Pressing my lips together, I nod. “And there were a lot of people there. ”

  “You know how your mother likes a show,” he says with a heavy sigh. “She’s always loved her parties and get-togethers. ”

  I nod again and then push forward before my pulse and my thoughts can catch up with my voice. “Something bad happened to me… that day. ” My thoughts drift back to when he pinned me down and I start to shake. Please get off me. It hurts. I’m breaking.

  Please. Help me. Help me. Help…

  He sits up straighter and scoots forward in his chair, like he’s about to go kick someone’s butt or something. I don’t want him to, though. I just want him to know.

  “Dad, please stay calm when I tell you this. ” I fidget with the bottom of my coat, unzipping the pockets and then zipping them back up, and then I return my hand to the clover. “I need you to just stay calm. ”

  His fists clench on his lap. “I’ll try my best, but no promises.

  Callie honey, you’re really scaring me. ”

  “I’m sorry. ” I run my hand down my face and then up it, drawing my hood off my head as I remember how I felt that day. I wish I were invisible. I wish I didn’t exist. I want to die. The room lightens up a little as the clouds part from the sun just outside the window. I grip onto the clover and grasp onto the feeling Kayden has given me. “I was raped. ” Just like that it’s out there, in the air, for him to hear, like tearing off a Band-Aid, lifting skin, wounds, everything with it because there’s no way to prepare anyone for this.

  My father stares at me for an eternity and a thousand emotions rush across his expression: wrath, rage, frustration, pain.

  Then he does something I’ve never seen him do. He starts to cry.

  He’s sobbing hysterically, with his head hung in his hands, and I don’t know what to do, so I stand up, cross the room, and throw my arms around him.

  He keeps crying, but my eyes stay dry. I’ve cried enough over the last few years and I really don’t feel like shedding anymore.

  * * * The conversation with my mother doesn’t go as well as it did with my dad, especially when I have to tell her who did it.

  “No, no, no,” she keeps saying, like if she repeats it enough the denial will be real. She keeps tapping her feet against the ground as she sits in the chair in front of the window. “It didn’t happen… There’s no way…” But every time she looks at me, I know she knows it’s true. She’s probably going through every detail of my past, when I chopped off my hair, started hiding out in my room all the time, when I changed my wardrobe to “hoodlum clothes,” as she put. She’s probably thinking about when I stopped talking to almost ev
eryone. When I stopped crying. When I stopped living.

  We’re in the living room, sitting on the couches. My father is next to me, close, like he thinks he can still protect me from everything bad in the world. Jackson left the house right after I took my dad out of the room so he doesn’t know yet, but I wonder what he’ll do when he finds out—if he’ll believe me or take his best friend’s side.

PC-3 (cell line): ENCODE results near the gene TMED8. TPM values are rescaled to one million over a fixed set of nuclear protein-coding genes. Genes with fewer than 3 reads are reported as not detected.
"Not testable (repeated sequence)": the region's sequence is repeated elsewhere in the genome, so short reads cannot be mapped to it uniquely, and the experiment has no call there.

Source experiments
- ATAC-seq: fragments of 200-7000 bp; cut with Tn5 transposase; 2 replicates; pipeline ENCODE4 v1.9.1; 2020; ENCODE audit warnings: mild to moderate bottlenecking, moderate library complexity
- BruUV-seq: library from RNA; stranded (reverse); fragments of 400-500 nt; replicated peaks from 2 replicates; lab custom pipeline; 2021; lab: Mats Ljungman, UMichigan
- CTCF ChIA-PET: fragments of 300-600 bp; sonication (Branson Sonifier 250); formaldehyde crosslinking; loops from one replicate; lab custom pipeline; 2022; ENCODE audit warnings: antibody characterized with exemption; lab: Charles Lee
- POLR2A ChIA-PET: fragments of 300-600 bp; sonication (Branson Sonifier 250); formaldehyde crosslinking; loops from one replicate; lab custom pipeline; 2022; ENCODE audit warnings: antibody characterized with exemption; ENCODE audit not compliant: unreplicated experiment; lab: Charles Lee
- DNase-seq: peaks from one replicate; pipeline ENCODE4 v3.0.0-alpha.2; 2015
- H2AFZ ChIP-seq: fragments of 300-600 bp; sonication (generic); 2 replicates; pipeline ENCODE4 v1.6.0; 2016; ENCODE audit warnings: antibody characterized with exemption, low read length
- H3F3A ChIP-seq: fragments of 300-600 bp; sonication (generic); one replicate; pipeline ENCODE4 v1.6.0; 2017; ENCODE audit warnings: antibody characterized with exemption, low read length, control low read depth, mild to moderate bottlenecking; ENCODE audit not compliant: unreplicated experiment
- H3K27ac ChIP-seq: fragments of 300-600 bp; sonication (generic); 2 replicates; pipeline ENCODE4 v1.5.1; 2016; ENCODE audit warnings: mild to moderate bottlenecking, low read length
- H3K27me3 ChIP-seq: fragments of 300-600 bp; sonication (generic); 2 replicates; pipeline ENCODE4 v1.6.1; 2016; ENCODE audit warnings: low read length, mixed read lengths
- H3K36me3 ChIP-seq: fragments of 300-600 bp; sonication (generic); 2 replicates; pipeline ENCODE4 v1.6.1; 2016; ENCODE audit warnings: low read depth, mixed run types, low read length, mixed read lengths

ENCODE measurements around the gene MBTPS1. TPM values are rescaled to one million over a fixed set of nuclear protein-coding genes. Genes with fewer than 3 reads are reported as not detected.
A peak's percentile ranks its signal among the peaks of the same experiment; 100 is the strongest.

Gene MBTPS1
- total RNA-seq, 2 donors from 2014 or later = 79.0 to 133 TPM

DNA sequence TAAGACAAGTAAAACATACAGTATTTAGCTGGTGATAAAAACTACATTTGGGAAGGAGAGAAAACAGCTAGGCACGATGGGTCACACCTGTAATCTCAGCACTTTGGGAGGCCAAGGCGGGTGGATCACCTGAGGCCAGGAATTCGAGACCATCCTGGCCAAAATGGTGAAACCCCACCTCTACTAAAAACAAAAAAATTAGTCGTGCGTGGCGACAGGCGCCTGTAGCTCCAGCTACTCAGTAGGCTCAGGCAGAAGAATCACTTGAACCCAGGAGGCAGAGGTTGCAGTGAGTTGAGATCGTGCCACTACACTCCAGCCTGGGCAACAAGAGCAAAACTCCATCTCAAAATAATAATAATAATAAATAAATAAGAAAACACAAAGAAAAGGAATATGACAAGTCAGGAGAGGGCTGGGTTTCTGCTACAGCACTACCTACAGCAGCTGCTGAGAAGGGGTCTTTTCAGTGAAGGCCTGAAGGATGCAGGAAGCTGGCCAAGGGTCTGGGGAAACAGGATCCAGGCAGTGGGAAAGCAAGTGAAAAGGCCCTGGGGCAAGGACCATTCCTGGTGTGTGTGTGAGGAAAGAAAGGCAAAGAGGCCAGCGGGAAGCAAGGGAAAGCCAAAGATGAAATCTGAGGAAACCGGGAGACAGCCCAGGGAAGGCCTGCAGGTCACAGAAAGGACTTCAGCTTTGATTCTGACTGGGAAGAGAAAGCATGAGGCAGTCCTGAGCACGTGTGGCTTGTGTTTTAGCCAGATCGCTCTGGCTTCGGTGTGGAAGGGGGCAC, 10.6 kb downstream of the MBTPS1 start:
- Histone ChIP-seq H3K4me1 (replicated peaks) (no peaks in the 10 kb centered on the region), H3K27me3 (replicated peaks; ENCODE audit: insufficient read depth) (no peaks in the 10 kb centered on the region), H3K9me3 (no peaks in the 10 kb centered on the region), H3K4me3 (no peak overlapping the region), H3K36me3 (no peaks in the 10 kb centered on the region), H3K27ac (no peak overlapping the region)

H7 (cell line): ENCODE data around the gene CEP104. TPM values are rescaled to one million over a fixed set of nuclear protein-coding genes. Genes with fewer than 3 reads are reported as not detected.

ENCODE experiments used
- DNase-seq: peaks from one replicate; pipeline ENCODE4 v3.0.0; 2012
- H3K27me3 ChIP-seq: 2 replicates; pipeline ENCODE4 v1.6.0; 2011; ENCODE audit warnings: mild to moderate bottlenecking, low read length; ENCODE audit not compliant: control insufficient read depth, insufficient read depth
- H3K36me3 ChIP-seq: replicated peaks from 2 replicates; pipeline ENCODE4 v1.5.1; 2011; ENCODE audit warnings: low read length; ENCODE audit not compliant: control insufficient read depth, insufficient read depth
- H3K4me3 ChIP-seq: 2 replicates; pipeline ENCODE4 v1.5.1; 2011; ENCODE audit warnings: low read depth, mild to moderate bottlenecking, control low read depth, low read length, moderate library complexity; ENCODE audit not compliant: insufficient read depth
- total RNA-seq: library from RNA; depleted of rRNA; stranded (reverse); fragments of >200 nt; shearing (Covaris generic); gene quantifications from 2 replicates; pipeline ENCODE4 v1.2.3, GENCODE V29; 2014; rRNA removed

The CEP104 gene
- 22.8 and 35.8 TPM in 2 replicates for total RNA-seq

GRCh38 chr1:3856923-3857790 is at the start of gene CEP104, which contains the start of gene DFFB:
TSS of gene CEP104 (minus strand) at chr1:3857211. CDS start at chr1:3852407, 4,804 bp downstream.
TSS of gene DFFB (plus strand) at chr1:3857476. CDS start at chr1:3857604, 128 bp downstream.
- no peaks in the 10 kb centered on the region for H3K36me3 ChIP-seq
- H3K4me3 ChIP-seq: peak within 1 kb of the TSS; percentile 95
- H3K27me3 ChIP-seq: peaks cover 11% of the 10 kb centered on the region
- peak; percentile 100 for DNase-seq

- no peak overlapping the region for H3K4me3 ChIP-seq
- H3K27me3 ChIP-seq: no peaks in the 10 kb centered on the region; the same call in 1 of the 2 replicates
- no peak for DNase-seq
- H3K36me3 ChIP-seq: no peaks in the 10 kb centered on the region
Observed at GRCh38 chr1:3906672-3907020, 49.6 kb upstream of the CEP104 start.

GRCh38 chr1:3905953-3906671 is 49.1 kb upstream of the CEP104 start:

“Yes, it did,” I say, surprised by the strength in my voice. “You were outside and everyone was playing hide-and-seek. And he… Caleb told me he had a present. He took me into my room and then… and then it happened. ”

  She’s shaking her head over and over again and my dad starts crying again. “There must be a mistake. I wish it were a mistake. ”

  “It’s not,” I say simply. “It happened and here I am telling you… I really wish… I really wish I could say it was a mistake, though. But wishes are just wishes, Mom. I know that. ”

  She keeps tucking her hair into place and smoothing the wrinkles from her sweating, like she needs to fix something. “Why didn’t you tell us when it happened, Callie? I don’t understand. ”

  I’m not sure she ever will. My mother loathes dark, ugly things that exist in the word and her defense has always been to ignore them. And now her daughter is telling her that these dark, ugly things have been living in her house, eating her food, smiling at her, charming her, and slowly killing her daughter.

  “Shame… guilt… fear,” I say, trying to explain the best I can, focusing on my pulse and the feel of the metal of the clover as it rests against the hollow of my neck. “The sheer fact that saying it aloud makes it real. ”

  “Damn it!” My dad pounds his fist on the armrest and then pounds it into the wall, making my mom and me jump. His eyes are red and his skin is pale. “I’m going to fucking kill him!”

  “No, you’re not, Dad,” I say, shaking my head as I touch his arm, trying to calm him down. “Killing him will get you nowhere but in jail. I don’t want you to go to jail. ”

  Tear streams from his eyes and it’s so strange to see. I watch them fall onto his lap as he says, “Is that why he did it? Kayden?”

  I nod my head once. “He wanted to make him pay… for what he did. And it was… it was the only way he could think of to do it. ”

  My dad rises to his feet and shadows over me. He’s not that large of a man—medium build and height—but right now he seems enormous. “Oh, he’s going to pay. I’m going to call the police. ”

  I jump up and grab his arm, wrapping my fingers firmly around his elbows. “You can’t… It won’t do any good… It’s been too long dad. ”

  My mother starts to bawl, taking hysterical breathes as she buries her face into her hands. “This is so wrong… This can’t be happening… Oh my God…”